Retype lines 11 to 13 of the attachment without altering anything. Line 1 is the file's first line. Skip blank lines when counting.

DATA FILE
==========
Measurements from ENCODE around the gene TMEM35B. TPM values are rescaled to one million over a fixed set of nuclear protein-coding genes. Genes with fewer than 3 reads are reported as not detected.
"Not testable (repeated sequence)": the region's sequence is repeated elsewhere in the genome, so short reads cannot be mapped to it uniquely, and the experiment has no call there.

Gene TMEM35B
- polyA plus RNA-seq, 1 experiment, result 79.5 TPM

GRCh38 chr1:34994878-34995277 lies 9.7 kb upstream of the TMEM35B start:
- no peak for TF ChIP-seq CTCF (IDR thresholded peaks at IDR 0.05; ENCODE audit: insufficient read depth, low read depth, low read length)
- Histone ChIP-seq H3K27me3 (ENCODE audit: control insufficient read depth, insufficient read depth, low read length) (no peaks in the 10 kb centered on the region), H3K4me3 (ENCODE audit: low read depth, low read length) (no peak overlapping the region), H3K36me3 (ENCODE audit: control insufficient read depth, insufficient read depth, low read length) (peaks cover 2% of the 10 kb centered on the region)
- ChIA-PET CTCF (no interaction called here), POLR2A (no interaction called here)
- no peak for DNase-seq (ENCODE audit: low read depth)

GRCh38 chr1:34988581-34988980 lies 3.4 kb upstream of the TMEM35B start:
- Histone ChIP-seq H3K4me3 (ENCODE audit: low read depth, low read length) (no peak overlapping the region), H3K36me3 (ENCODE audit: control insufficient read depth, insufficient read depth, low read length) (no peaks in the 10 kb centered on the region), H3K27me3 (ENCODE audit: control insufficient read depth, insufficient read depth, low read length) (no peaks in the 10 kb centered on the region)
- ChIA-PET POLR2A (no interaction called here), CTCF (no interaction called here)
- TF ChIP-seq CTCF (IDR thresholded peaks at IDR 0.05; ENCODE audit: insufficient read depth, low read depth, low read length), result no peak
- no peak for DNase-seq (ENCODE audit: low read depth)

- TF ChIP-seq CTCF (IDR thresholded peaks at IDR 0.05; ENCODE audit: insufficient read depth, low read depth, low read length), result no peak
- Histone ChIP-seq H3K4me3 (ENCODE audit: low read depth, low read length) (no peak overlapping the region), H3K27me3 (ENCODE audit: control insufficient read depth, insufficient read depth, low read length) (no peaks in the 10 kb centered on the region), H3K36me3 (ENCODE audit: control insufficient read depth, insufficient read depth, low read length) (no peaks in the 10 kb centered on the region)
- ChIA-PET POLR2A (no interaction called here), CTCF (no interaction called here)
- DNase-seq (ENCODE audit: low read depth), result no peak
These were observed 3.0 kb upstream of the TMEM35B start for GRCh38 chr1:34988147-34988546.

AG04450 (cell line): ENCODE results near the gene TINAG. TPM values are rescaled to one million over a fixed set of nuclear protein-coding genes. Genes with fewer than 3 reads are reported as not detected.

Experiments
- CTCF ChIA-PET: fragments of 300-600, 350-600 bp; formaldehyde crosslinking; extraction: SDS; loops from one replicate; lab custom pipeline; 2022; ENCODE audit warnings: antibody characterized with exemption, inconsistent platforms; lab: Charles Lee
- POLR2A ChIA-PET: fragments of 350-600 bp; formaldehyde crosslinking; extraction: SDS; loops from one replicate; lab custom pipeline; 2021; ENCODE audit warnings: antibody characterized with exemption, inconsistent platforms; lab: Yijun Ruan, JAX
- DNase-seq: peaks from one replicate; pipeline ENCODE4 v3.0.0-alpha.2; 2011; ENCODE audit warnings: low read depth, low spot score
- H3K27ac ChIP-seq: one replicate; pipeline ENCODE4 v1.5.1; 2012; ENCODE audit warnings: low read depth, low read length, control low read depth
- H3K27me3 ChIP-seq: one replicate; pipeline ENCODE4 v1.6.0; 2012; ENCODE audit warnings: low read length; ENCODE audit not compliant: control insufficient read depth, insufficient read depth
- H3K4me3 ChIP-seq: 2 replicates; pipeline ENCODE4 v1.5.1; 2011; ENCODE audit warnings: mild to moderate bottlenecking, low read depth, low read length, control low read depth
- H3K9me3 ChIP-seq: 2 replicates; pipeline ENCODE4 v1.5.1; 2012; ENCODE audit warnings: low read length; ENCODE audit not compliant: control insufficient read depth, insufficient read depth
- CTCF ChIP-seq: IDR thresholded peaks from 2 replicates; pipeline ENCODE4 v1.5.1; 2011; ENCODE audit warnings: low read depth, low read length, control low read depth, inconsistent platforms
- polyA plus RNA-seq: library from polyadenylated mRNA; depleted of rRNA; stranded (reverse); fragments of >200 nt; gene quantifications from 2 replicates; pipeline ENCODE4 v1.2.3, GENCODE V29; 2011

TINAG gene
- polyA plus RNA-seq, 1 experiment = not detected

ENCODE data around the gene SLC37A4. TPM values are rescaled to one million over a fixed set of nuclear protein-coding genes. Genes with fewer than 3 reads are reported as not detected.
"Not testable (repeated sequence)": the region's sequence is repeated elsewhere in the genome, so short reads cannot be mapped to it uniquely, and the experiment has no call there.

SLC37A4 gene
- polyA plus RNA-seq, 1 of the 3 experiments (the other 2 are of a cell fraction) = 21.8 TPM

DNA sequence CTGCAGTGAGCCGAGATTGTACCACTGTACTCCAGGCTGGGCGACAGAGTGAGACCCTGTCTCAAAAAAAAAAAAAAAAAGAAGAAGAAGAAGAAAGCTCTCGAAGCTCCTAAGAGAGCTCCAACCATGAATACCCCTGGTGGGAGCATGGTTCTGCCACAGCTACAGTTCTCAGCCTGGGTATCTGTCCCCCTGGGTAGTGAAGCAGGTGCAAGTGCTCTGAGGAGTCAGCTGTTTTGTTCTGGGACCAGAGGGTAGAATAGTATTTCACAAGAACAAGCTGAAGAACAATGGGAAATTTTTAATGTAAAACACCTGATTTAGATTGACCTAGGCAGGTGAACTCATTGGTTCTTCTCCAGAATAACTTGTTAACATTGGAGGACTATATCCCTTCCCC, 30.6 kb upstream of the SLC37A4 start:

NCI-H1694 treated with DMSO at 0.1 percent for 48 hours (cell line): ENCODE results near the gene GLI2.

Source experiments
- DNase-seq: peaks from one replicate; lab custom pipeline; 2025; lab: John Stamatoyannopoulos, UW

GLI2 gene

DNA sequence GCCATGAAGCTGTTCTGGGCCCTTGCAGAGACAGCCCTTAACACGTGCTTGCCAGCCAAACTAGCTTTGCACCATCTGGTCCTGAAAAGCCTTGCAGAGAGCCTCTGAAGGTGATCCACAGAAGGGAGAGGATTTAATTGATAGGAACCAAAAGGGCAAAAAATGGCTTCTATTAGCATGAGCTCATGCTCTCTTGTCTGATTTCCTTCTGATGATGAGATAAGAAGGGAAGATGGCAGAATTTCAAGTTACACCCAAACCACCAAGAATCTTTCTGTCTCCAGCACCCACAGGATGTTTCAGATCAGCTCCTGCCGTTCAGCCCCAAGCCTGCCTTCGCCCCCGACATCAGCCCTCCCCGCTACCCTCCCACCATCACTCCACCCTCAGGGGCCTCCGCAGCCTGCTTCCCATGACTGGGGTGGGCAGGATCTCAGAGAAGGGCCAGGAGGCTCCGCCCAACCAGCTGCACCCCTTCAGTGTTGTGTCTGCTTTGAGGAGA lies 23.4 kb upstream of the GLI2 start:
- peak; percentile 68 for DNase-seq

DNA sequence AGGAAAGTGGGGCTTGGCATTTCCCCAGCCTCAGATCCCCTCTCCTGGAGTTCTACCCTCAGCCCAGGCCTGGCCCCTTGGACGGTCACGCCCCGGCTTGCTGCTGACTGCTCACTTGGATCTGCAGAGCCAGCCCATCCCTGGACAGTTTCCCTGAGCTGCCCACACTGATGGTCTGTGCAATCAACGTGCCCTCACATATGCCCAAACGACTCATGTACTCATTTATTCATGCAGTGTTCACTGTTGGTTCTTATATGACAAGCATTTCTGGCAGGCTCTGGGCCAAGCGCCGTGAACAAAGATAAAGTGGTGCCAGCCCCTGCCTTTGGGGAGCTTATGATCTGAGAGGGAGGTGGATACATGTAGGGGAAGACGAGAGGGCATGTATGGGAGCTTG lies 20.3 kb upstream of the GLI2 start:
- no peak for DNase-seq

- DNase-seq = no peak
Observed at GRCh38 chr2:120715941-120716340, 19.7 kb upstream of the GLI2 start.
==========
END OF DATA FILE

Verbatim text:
- Histone ChIP-seq H3K4me3 (ENCODE audit: low read depth, low read length) (no peak overlapping the region), H3K36me3 (ENCODE audit: control insufficient read depth, insufficient read depth, low read length) (no peaks in the 10 kb centered on the region), H3K27me3 (ENCODE audit: control insufficient read depth, insufficient read depth, low read length) (no peaks in the 10 kb centered on the region)
- ChIA-PET POLR2A (no interaction called here), CTCF (no interaction called here)
- TF ChIP-seq CTCF (IDR thresholded peaks at IDR 0.05; ENCODE audit: insufficient read depth, low read depth, low read length), result no peak